I attended today the first-ever Alfresco User Conference in New York, Kaplan is a recent customer using their WCM platform. While I could only stay for the morning, I had the privilege of attending Alfresco CTO John Newton's presentation on their product roadmap. He started with a description of his conversion into an open source vendor (John is formerly from Documentum), and how open source is changing market dynamics. John talked about current trends, my favorite quote is "Web 2.0 is right-brain", meaning it is about people, concepts and creativity.

Further into the presentation (and where I got truly excited), he described how enterprise employees use both internal tools like email, MS office, intranet, CRM, etc, and external tools like google search, linkedin, wikipedia, google maps, etc to perform their jobs, and that these tools should be integrated together in an Enterprise Social Computing platform. Yes!!

John went on to describe what enterprises needed:- Facebook-in-a-box. He described how Alfresco had integrated itself into the Facebook api in 3 days, and productized the results in 3 weeks. This was music to my ears, and exactly along the lines of what I believe to be the right solution for corporations.

Enough of facebook, time for me to get some of that facebook-in-a-box (or linkedin-in-a-box) John was talking about. Maybe email will finally start to go the way of the fax and memo?

Monday, November 5, 2007

The problem with Social Networking

Social networking is huge right now, both in usage and press attention. But I look to history to see what the outcome might be. Remember the AOL/Compuserve/Prodigy (and others) battle? How about the home page battle between Yahoo, Excite, Lycos, Infoseek, AOL?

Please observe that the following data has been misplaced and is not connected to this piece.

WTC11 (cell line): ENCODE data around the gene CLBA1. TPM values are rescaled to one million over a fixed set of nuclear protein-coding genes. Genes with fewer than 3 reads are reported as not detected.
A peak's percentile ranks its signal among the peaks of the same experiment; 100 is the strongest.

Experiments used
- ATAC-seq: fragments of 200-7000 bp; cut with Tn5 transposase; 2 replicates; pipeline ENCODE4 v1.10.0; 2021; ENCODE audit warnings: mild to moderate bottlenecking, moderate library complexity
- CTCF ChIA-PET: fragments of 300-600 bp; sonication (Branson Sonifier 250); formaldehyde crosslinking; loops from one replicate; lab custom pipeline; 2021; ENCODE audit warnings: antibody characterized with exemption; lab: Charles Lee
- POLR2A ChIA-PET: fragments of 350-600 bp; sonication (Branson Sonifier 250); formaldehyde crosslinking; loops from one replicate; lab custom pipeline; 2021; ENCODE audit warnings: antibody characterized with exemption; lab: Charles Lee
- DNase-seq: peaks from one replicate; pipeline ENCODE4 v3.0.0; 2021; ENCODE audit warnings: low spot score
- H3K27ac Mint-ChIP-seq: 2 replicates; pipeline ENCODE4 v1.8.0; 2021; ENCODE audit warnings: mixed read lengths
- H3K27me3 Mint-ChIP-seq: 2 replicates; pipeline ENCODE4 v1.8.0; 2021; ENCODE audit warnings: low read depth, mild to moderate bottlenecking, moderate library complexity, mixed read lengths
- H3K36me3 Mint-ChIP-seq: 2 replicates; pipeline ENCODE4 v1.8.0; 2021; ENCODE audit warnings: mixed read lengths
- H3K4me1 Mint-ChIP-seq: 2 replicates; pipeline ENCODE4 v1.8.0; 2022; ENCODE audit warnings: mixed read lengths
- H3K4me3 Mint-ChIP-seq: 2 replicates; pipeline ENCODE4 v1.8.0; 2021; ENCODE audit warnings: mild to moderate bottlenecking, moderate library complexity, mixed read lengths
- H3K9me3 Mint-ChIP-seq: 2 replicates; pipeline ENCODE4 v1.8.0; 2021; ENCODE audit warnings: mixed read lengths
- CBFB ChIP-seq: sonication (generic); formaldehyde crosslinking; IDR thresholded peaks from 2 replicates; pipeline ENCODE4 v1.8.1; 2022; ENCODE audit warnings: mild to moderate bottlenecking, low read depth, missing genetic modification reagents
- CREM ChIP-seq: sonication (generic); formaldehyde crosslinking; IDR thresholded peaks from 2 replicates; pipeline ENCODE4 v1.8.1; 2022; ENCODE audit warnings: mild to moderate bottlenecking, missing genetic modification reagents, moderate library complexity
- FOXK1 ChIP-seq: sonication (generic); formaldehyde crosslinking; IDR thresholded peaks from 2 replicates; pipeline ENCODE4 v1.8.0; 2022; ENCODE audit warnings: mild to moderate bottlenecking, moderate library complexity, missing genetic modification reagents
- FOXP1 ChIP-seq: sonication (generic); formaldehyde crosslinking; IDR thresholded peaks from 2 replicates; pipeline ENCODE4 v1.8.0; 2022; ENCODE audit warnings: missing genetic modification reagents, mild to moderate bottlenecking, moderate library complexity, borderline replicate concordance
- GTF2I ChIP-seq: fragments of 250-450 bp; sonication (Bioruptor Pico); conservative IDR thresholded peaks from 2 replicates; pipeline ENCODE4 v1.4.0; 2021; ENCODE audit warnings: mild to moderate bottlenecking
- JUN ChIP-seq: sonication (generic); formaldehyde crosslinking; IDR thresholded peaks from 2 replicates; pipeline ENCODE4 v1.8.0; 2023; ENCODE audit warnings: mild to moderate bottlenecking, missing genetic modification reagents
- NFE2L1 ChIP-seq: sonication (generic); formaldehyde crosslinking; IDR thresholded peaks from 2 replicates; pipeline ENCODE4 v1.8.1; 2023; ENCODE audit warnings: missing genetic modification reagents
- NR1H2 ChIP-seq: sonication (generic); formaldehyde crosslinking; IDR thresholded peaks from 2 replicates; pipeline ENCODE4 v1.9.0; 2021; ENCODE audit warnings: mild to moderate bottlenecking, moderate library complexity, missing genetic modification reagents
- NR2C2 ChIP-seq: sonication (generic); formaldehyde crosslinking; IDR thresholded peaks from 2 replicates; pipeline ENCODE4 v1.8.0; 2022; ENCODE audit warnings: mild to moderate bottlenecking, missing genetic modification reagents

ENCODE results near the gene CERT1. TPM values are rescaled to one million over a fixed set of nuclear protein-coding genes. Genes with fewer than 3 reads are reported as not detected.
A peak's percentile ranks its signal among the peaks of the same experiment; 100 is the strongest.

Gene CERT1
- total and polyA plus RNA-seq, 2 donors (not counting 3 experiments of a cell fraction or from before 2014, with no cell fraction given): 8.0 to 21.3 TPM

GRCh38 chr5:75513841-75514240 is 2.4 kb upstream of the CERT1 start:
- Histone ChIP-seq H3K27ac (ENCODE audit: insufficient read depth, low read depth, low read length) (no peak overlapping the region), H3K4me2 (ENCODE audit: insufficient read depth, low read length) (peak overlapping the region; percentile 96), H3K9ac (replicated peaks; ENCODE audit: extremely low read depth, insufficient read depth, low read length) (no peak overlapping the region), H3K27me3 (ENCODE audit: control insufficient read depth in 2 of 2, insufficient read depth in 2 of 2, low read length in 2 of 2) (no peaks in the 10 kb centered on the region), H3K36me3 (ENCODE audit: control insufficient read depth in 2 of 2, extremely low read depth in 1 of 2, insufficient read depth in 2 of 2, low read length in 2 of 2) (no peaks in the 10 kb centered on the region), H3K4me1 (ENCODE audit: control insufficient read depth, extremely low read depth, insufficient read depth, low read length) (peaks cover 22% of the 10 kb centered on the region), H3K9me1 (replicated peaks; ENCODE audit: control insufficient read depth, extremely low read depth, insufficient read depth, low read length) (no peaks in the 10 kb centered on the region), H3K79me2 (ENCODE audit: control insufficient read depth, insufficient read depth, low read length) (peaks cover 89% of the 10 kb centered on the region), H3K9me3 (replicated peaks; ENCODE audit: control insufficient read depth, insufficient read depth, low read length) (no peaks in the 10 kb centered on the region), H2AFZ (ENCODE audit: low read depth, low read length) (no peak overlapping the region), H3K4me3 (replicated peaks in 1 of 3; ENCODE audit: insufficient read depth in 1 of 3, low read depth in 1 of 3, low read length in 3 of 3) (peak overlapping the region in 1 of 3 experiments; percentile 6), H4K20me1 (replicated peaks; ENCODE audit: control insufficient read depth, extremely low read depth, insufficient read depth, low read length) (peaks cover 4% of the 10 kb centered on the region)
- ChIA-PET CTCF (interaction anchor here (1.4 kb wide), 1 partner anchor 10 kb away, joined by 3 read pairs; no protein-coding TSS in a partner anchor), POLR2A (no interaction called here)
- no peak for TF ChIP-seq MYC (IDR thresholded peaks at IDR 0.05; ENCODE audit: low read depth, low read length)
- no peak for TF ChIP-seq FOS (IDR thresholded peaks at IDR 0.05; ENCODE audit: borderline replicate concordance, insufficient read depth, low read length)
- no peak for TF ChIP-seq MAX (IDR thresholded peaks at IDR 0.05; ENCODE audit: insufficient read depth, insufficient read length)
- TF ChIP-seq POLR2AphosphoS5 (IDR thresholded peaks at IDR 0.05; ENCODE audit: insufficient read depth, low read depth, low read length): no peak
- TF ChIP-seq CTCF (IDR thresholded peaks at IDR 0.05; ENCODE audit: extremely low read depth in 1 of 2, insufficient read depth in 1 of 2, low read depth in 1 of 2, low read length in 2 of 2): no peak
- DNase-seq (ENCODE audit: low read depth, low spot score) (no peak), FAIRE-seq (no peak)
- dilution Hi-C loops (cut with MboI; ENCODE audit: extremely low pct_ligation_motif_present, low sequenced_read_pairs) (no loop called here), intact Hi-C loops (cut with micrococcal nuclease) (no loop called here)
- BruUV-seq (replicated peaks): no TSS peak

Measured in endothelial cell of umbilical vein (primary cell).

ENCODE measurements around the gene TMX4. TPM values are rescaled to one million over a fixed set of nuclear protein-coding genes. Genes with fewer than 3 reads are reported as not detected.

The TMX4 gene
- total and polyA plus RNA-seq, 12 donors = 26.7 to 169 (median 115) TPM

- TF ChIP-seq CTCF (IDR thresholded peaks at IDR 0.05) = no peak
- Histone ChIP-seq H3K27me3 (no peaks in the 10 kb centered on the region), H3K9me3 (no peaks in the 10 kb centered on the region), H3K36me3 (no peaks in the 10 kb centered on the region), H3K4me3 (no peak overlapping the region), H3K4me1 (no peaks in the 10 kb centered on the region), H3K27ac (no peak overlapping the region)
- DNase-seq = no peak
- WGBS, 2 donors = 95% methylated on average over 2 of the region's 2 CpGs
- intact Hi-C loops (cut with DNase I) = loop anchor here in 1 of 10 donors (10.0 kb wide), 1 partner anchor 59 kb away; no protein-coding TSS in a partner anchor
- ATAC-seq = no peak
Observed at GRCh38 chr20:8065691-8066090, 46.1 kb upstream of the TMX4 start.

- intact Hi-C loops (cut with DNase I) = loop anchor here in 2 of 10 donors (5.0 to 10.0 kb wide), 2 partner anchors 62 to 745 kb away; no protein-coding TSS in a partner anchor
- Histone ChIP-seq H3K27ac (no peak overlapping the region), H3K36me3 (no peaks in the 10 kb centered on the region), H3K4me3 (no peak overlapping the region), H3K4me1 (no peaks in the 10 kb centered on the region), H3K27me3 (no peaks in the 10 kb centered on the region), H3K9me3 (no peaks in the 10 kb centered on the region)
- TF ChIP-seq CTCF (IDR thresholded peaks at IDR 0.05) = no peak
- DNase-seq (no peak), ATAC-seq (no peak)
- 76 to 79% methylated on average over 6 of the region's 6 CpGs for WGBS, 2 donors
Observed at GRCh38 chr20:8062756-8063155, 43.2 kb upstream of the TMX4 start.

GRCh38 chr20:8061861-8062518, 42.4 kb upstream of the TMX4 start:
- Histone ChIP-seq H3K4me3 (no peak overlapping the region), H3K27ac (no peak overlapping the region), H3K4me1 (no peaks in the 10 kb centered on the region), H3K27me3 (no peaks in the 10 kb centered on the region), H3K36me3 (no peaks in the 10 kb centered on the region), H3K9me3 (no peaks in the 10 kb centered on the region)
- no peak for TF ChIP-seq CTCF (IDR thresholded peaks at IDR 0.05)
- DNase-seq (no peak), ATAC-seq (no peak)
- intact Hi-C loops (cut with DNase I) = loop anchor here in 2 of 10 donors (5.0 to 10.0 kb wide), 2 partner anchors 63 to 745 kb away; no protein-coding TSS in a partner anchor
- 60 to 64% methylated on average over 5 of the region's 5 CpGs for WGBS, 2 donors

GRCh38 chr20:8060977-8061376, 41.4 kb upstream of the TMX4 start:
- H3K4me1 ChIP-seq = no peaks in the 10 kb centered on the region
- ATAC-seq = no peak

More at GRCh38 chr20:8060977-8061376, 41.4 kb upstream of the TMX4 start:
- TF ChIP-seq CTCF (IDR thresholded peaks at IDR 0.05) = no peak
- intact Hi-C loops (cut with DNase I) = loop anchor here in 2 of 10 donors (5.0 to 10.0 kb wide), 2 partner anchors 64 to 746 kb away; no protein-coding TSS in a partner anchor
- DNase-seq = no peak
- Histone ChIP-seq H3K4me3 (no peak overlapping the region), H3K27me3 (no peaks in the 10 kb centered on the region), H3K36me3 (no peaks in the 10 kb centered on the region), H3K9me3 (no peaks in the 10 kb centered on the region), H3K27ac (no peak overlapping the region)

I believe that the competition to be our social network of choice is flawed. Facebook, Myspace, LinkedIn, Plaxo, Flickr, Youtube and others (including small niche communities) all want us to picK them as our single destination, just as we singularly use email, Google search, iTunes and Amazon. Problem is that I just don't have time to check pages on many different communities.

Instead of a social network home page, what I would like to see is the intersection of SOA (service-oriented architecture) and social networking, where I could have my own home page that shows me all my friends/colleagues from all sources. Think of this as a kind of newsreader for social networking. Until this happens, I will spend most of my time on LinkedIn (for work) and occasionally Facebook and Myspace to check out my friends/contacts.

I still believe that the workplace benefits of social networking has yet to hit corporations, and I haven't yet found a compelling story (beyond the US Army) to taut as a shining example. I am still losing the argument of "it just wastes more time", and I can't prove that it will displace email usage to improve business productivity.

But social networking is where web 2.0 technology is focusing, and is not going away anytime soon, so if your not staying current with it, you may miss the boat.